This summer is like no other in the production of weeds. Recently I’ve been spending a lot of time pulling weeds and thinking about ways to prevent new weeds from taking over the landscape. Weeds are prominently featured in a parable Jesus shares with the crowd in Matthew’s Gospel today. I have always appreciated the parables Jesus shares and although I believe the intent is to help an abstract concept be more concrete, the parables do not necessarily make concepts simpler for me. The farmer in the parable is clear that the weeds will be gathered and burned while the wheat will be taken into the barn. At first glance this is so straightforward that sinners burn in hell and true believers go to heaven. Yet I know that the delineation is not so clear.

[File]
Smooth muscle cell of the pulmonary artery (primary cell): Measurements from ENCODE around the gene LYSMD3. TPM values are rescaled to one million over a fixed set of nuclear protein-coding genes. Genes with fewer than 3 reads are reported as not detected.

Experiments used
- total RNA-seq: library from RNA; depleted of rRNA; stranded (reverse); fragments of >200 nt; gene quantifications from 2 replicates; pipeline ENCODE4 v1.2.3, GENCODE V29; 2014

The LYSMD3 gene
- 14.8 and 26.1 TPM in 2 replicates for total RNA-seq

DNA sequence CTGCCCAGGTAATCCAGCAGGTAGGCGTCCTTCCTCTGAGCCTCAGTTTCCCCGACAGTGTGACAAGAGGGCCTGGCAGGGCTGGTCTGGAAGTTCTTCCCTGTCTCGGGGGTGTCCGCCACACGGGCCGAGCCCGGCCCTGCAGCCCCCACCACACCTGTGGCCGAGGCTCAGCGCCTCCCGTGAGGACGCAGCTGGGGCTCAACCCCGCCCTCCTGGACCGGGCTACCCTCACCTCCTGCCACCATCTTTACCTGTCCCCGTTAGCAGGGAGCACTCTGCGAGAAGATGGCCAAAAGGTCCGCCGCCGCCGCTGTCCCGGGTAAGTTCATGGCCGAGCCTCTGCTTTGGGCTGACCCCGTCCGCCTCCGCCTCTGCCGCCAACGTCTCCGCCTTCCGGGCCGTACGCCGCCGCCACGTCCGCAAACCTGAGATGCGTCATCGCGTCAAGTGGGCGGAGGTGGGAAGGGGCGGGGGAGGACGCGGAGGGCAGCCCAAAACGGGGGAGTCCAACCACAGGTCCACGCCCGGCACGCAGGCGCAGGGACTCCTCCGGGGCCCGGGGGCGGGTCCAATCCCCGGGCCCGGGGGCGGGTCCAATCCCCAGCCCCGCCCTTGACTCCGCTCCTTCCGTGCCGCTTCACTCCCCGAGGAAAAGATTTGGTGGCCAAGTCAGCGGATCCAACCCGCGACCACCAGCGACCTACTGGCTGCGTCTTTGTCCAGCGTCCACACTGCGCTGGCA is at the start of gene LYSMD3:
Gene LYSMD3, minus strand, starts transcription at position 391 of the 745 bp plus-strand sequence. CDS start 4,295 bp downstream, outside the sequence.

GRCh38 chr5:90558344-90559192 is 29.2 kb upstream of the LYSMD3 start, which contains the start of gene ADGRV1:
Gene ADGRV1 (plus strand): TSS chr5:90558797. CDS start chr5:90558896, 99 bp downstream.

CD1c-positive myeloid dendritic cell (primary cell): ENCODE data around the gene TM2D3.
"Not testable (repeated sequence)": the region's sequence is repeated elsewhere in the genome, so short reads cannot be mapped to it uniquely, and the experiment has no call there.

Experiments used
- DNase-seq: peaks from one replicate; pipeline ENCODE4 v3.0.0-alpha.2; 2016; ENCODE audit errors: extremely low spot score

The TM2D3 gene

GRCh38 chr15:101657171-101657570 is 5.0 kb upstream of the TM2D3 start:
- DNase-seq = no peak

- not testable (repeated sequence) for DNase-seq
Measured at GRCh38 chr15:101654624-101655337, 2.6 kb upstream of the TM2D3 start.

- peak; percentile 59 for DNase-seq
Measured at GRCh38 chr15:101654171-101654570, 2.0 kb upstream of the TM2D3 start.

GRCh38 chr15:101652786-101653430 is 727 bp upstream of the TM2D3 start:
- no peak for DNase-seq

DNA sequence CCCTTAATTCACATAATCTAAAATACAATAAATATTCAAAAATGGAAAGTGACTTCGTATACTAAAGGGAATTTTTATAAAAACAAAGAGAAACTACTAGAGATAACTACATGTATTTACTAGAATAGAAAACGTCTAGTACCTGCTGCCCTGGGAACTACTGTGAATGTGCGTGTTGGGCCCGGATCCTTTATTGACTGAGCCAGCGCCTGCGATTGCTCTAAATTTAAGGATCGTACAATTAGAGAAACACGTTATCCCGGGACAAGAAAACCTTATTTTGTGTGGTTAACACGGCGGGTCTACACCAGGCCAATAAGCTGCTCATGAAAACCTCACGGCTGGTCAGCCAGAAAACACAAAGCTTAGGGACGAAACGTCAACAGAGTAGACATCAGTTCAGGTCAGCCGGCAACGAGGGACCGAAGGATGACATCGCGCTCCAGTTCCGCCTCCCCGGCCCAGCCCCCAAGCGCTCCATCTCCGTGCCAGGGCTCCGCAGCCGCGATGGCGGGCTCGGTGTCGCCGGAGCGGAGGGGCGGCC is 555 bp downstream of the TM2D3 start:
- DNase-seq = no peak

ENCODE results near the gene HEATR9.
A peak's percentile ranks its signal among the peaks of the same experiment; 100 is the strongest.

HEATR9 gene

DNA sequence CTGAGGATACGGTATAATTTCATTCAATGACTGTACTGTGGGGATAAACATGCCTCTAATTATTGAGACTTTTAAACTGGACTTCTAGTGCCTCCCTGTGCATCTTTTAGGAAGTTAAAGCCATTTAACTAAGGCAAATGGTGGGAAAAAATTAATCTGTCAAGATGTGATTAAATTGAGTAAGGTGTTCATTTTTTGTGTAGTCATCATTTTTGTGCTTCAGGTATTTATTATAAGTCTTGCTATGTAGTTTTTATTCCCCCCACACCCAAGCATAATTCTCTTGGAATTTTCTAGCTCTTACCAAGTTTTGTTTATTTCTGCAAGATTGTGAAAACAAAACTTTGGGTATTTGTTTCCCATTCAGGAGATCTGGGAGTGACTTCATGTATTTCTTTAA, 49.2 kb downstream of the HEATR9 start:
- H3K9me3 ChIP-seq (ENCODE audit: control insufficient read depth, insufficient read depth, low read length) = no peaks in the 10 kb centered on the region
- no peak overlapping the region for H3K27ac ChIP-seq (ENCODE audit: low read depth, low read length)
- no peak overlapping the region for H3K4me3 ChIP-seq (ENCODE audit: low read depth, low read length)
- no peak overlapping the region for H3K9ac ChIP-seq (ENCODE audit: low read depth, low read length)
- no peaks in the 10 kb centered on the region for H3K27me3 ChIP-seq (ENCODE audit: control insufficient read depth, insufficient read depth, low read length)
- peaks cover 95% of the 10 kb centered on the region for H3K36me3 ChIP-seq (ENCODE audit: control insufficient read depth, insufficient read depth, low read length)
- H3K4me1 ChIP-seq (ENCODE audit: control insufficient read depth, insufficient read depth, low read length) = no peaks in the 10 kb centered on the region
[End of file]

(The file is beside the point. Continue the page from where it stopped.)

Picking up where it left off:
The other readings today speak to me of the paradox of justice. In Romans we are reminded that we are not alone and the Spirit comes to the aid of our weakness. And the book of Wisdom describes God’s loving engagement of power “but though you are the master of might, you judge with clemency and with much lenience you govern us.” My prayer around the phrase “those who are just must be kind” brings me to reflect upon restorative justice which engages the paradox of accountability and compassion.
My prayer leads me to ask: When do I judge another person harshly? How do I demonize another person? When do I show compassion? How can I strive to ask what are the needs of members of my community? Committing to the principles of restorative justice helps me live my Catholic faith in the image of our loving and forgiving God.